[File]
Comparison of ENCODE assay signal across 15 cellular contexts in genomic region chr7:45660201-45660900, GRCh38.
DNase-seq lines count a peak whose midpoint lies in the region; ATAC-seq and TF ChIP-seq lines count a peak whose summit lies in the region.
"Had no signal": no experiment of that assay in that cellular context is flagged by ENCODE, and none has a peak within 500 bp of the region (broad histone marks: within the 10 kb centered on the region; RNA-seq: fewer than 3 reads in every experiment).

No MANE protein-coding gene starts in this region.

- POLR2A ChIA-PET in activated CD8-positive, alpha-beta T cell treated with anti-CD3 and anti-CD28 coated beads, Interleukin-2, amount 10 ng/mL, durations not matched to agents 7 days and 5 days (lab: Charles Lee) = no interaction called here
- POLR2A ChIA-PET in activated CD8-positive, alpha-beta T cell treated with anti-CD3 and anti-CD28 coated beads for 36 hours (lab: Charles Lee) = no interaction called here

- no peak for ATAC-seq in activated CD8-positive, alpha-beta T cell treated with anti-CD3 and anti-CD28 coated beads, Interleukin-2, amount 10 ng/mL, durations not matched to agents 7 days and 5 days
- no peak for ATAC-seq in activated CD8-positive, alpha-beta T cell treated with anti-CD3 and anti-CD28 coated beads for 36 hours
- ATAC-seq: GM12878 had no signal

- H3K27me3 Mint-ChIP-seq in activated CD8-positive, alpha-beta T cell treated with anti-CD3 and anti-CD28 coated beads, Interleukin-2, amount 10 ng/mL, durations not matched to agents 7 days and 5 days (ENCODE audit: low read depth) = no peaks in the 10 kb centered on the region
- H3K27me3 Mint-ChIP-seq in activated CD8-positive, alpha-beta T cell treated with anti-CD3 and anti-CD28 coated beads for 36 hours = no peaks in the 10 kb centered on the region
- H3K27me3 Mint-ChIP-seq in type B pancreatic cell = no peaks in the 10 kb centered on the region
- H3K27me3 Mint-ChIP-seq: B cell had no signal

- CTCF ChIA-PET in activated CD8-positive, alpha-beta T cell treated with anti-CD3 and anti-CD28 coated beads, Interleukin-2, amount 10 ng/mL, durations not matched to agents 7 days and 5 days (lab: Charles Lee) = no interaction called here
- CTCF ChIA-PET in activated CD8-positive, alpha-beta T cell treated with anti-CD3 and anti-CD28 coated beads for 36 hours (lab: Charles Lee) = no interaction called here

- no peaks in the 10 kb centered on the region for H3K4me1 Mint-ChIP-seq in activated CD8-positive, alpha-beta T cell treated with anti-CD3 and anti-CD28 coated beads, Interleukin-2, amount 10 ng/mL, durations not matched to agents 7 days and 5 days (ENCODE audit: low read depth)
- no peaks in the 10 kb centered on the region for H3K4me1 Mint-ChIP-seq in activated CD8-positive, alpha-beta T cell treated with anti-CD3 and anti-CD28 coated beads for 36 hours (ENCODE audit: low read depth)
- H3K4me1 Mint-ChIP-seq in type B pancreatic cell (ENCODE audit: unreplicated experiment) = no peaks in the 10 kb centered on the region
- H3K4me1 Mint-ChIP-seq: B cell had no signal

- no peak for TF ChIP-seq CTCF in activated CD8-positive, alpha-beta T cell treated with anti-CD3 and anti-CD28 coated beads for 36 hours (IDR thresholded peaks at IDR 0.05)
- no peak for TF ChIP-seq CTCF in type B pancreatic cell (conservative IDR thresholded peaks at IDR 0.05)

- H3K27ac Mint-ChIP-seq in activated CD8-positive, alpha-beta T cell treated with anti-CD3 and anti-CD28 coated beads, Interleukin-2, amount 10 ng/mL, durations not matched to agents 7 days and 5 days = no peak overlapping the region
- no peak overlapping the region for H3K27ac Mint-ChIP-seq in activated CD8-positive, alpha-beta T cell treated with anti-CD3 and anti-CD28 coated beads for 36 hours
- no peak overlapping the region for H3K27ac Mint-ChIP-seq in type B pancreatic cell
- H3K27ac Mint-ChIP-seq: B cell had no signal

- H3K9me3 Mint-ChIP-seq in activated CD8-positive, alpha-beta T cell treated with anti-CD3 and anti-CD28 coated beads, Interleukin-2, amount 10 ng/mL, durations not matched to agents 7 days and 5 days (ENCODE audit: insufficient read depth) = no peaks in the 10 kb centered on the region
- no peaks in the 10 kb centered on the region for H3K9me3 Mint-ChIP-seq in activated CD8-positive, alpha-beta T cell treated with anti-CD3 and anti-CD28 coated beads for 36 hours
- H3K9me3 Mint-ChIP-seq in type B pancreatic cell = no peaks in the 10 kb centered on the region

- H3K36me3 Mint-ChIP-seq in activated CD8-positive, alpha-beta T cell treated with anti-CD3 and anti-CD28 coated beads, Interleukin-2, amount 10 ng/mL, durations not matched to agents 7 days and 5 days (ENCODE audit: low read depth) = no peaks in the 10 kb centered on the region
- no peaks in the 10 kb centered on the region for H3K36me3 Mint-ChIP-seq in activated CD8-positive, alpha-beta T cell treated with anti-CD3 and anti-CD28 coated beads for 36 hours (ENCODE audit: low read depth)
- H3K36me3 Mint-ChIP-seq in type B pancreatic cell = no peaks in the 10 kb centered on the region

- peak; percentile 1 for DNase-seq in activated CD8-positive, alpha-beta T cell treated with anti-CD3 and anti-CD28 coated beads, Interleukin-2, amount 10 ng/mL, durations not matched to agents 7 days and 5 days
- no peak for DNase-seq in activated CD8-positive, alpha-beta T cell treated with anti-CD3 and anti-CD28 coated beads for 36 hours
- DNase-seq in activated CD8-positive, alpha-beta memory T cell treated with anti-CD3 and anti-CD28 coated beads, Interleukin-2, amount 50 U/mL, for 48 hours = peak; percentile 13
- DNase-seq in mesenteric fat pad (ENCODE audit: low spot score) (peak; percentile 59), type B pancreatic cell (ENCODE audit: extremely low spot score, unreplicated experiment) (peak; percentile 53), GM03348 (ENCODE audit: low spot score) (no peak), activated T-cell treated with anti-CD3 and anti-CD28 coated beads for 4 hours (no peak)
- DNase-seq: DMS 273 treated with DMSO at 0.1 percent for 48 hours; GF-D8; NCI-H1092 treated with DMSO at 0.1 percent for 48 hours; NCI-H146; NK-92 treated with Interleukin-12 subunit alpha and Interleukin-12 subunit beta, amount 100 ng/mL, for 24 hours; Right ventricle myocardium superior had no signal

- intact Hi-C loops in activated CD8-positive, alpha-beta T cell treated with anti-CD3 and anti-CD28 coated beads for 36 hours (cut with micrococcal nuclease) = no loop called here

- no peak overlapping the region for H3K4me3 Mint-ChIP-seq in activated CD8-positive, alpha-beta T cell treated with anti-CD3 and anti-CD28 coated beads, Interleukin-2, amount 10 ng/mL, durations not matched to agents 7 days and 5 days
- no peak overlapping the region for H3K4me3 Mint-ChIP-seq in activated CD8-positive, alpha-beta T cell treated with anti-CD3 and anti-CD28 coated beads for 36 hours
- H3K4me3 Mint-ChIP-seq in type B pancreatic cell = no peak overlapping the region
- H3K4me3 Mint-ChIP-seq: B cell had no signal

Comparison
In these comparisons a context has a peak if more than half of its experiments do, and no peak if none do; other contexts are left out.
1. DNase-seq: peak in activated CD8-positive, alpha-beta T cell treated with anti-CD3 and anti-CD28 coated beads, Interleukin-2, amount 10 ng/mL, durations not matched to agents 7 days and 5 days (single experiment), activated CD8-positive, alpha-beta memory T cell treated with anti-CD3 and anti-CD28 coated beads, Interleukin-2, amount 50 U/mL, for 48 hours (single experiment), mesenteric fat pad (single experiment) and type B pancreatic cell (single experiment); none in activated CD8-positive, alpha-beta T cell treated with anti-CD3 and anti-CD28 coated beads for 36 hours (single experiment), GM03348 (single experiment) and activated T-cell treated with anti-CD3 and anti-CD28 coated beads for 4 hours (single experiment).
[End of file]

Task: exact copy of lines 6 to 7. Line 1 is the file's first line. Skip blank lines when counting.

- POLR2A ChIA-PET in activated CD8-positive, alpha-beta T cell treated with anti-CD3 and anti-CD28 coated beads for 36 hours (lab: Charles Lee) = no interaction called here

- no peak for ATAC-seq in activated CD8-positive, alpha-beta T cell treated with anti-CD3 and anti-CD28 coated beads, Interleukin-2, amount 10 ng/mL, durations not matched to agents 7 days and 5 days